Today’s story takes place against the beautiful backdrop of Hardwick—a rural town with a quaint mix of farms, homes, small-scale businesses, and thick forest.  The Hardwick skyline, if you can call it that, rarely rises above the forest canopy and has the sleepy vibe of many towns north of Route 2 that hearkens back to a level of commerce that has long since dissipated. 

Tuesday, August 2, 2011

Mormonworld: the Theme Park

By Jeffrey Thomson

In re Times and Seasons, 2011 VT 76

The sensible side of me takes great consolation in Vermont’s Act 250 and its role as a barrier (often the only barrier) to some of the more baroque development proposals in many of Vermont’s zoning-free towns.  Yet, the part of me that relishes the “schemes of folly” has always wanted to go and see the Joseph Smith Theme Park & Gift Shop!  At least, the gift shop portion that is—welcoming me to the commercially friendly park of Latter Day Saints!   

Speaking Personally

In re Shenandoah, 2011 VT 68.

Let me suggest that there is a key difference in the way lawyers and civilians use language.  For most of us, outside the legal arena, language is a vehicle that we pack with meaning to send off to others.  If the words we choose create ambiguity or if, to extend the metaphor, we choose the wrong vehicle, there is no harm.  So long as our general sense is communicated, the language has served its purpose.  Sometimes, we even cultivate this tension between words and meaning to create humor, mystery, or drama.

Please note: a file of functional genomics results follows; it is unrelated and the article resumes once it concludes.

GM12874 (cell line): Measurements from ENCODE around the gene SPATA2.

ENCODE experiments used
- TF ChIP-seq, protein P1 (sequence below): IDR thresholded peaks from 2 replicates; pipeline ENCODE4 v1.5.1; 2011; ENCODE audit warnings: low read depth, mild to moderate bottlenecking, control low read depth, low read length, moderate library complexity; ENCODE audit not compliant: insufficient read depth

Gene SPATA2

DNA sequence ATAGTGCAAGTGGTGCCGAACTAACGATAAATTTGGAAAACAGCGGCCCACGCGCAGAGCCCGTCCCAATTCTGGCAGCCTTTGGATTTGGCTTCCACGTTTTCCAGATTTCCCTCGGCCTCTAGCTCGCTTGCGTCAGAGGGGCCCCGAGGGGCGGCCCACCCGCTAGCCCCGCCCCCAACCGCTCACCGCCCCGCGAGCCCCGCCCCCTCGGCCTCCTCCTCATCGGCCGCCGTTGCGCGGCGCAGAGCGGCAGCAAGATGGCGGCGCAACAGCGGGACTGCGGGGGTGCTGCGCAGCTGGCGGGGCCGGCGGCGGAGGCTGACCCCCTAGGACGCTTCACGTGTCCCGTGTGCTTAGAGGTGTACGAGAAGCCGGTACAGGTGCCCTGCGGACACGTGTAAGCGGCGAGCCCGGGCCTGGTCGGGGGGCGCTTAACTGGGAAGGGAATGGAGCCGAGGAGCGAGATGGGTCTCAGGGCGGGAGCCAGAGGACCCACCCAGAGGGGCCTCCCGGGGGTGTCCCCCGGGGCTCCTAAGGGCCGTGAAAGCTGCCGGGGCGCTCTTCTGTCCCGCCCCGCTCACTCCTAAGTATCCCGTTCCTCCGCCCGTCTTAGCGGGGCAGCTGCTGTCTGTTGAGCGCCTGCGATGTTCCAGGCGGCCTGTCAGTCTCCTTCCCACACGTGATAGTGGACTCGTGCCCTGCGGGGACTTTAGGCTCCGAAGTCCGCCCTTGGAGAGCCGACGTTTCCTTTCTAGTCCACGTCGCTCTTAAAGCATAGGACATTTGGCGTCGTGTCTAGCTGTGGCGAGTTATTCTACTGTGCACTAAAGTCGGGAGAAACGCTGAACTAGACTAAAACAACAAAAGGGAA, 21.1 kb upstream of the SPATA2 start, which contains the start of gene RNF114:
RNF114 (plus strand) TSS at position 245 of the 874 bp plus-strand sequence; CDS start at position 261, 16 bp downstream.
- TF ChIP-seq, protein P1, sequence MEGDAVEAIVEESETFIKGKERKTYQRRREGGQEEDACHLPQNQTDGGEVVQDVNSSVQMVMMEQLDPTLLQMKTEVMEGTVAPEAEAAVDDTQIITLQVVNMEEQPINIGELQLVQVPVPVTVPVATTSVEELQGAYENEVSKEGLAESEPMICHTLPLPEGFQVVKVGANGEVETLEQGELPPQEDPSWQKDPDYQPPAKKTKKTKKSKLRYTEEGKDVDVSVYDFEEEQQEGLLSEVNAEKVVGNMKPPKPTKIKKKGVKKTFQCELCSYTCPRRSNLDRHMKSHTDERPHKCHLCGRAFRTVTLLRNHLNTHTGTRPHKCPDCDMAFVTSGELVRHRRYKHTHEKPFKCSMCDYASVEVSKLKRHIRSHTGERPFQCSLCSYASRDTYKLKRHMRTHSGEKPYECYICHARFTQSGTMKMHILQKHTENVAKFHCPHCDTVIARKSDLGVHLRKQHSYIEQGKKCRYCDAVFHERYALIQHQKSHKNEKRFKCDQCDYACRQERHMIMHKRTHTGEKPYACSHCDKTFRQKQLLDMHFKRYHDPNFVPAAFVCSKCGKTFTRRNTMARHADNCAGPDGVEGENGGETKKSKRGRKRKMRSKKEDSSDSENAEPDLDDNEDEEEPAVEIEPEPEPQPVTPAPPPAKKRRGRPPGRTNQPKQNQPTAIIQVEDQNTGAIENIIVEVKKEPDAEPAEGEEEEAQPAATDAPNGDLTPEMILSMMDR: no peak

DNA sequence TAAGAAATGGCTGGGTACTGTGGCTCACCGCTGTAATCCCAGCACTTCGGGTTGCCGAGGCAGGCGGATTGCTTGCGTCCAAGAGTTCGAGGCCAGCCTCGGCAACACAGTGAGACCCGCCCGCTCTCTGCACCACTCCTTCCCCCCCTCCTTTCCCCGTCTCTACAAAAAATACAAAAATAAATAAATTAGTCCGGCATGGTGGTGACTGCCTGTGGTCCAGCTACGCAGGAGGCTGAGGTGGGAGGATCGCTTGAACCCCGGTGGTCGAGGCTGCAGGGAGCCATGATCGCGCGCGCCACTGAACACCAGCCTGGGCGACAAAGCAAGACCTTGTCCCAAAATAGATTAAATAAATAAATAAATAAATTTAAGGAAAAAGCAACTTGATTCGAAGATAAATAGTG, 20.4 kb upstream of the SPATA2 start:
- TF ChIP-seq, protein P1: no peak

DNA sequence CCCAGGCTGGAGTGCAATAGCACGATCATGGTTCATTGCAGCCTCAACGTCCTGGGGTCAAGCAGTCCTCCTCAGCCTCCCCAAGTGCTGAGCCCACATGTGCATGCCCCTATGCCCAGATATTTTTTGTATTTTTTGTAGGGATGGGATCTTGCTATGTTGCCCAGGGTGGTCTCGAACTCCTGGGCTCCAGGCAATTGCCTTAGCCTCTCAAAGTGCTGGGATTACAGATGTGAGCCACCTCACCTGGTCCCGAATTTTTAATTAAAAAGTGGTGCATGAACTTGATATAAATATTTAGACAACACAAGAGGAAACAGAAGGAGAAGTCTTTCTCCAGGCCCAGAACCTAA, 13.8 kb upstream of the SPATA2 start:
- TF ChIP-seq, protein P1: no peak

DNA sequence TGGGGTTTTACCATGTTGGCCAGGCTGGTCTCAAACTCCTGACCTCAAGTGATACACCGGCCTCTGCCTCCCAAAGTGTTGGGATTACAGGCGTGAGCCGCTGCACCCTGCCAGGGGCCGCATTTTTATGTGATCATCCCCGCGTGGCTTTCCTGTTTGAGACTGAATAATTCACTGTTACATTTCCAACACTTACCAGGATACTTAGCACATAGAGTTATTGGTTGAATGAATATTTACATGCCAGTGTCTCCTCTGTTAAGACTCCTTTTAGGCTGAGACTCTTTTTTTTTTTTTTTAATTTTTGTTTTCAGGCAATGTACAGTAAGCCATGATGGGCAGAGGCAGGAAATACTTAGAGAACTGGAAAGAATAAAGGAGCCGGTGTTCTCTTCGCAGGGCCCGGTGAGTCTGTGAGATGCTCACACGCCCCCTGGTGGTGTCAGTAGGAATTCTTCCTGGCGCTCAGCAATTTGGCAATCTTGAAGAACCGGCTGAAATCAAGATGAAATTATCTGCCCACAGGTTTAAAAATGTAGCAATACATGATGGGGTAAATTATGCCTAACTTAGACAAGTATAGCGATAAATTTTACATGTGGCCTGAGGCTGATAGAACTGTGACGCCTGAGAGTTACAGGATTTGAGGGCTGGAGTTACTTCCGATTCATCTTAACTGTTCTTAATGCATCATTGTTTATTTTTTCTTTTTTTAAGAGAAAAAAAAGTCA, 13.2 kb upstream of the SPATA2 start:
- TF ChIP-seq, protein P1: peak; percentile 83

Lawyers have no use for such creative applications.  For lawyers, language is something to be pinned down, fixed, and then parsed.  If you have ever sat through a deposition or trial, you understand that a lot of what lawyers are doing is asking the same question six different ways to attack the answers for inconsistencies and to nail down every possible meaning. 

CSI: Putney

State v. Simmons, 2011 VT 69

Notwithstanding the high tech police procedurals with their fancy DNA gizmos and voice-analyzing do-dads, investigations still tend to rise and fall on three essential elements: tips, the innate stupidity of most criminals, and hard-work by the investigator to take advantage of the first two.  Today’s case is no different.

Wednesday, July 27, 2011

Silence Speaks for No One

In re Macero, Esq., 2011 VT 67 (mem.)

Simple story: Defendant was licensed as an attorney in Vermont and Massachusetts.  Defendant ran afoul of something in down south, and Massachusetts suspended her license for one year. 

Vermont, by law will also suspend an attorney’s Vermont license if she is suspended in another state, unless the attorney can show the imposition to be unwarranted. 

The Furlough Waltz

By Nicole Killoran

In re LeClair, 2011 VT 63 (mem.)